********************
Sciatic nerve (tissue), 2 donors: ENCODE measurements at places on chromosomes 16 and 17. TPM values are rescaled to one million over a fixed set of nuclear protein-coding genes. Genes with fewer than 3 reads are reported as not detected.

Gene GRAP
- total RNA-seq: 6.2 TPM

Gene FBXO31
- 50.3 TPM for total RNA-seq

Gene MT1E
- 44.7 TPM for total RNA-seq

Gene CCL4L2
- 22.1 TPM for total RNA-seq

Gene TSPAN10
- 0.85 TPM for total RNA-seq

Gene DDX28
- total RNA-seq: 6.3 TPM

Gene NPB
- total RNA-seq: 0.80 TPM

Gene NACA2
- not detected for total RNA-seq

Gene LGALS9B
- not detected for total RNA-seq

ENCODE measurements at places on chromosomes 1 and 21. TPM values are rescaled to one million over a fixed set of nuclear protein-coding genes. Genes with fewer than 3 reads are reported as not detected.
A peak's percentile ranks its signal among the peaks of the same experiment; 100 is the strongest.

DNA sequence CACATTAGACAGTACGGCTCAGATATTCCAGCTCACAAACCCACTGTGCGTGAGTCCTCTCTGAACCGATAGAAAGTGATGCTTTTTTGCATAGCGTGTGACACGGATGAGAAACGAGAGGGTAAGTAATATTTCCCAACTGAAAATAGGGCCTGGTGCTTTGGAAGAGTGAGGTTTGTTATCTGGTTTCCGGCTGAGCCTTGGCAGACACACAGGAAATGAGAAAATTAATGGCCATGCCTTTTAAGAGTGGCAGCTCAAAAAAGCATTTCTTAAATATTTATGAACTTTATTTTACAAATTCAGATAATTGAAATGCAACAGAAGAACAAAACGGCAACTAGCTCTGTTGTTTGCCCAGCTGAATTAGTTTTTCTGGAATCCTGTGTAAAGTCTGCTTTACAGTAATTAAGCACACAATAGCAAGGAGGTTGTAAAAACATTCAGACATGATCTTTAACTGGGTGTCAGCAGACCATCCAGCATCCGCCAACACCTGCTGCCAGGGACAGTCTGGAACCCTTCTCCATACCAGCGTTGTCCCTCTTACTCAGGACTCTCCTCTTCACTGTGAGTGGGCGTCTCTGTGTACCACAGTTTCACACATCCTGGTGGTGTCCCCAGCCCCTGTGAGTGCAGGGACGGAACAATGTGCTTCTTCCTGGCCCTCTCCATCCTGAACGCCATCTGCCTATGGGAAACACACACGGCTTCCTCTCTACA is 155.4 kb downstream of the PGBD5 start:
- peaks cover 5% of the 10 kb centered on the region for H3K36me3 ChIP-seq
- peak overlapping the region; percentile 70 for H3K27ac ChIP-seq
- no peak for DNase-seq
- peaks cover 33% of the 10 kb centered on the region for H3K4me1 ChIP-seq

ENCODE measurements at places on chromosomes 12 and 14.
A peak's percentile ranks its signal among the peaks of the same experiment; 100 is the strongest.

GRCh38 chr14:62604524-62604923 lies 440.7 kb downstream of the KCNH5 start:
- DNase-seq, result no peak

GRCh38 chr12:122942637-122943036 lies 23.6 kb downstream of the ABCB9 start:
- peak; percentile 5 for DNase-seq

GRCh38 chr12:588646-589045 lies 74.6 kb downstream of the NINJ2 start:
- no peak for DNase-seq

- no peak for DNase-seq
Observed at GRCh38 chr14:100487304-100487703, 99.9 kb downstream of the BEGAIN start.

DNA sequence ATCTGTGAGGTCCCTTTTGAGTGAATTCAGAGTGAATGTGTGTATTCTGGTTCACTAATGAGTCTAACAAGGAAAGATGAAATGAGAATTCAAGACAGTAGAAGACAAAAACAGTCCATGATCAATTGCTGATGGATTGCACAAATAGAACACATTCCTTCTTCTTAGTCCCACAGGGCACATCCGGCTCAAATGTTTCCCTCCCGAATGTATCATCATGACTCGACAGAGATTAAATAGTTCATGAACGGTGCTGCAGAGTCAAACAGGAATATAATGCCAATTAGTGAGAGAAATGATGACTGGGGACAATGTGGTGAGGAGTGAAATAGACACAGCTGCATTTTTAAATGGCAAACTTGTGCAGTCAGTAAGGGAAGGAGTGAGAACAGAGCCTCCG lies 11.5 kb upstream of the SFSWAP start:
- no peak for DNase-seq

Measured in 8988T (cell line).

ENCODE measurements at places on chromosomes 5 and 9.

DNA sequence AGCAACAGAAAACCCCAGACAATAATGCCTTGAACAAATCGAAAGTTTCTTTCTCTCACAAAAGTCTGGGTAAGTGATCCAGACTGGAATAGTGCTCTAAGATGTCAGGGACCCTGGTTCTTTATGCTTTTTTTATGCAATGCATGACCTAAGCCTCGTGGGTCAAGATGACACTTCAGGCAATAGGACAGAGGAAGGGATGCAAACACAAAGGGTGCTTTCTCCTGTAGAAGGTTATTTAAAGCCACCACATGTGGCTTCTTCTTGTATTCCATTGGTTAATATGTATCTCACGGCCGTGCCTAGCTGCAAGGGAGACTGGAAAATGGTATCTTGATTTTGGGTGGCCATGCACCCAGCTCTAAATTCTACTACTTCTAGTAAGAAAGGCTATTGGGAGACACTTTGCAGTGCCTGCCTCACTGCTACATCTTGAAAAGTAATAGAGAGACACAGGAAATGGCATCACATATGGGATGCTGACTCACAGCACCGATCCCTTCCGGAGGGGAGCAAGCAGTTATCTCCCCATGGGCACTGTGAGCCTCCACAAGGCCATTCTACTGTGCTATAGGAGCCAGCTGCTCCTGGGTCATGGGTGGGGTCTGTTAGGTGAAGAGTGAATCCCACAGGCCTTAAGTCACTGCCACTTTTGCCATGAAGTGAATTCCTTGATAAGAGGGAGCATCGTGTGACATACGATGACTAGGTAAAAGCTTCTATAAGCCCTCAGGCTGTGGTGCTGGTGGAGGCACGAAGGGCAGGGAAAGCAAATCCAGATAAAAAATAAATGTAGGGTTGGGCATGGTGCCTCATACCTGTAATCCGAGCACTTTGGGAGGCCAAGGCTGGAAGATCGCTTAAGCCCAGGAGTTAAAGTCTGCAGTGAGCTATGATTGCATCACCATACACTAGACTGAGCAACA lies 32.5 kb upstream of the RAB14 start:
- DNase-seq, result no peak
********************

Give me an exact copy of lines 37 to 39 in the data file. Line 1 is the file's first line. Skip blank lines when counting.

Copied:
DNA sequence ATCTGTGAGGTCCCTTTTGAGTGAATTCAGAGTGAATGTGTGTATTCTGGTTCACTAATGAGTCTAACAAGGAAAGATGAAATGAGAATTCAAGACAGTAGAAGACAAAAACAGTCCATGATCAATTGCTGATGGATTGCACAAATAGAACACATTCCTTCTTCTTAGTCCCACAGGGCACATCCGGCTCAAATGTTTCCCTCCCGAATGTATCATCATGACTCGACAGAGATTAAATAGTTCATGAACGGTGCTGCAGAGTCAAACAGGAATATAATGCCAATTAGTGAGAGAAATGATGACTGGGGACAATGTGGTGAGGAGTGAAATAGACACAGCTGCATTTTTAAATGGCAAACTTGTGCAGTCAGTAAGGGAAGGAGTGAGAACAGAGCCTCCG lies 11.5 kb upstream of the SFSWAP start:
- no peak for DNase-seq

Measured in 8988T (cell line).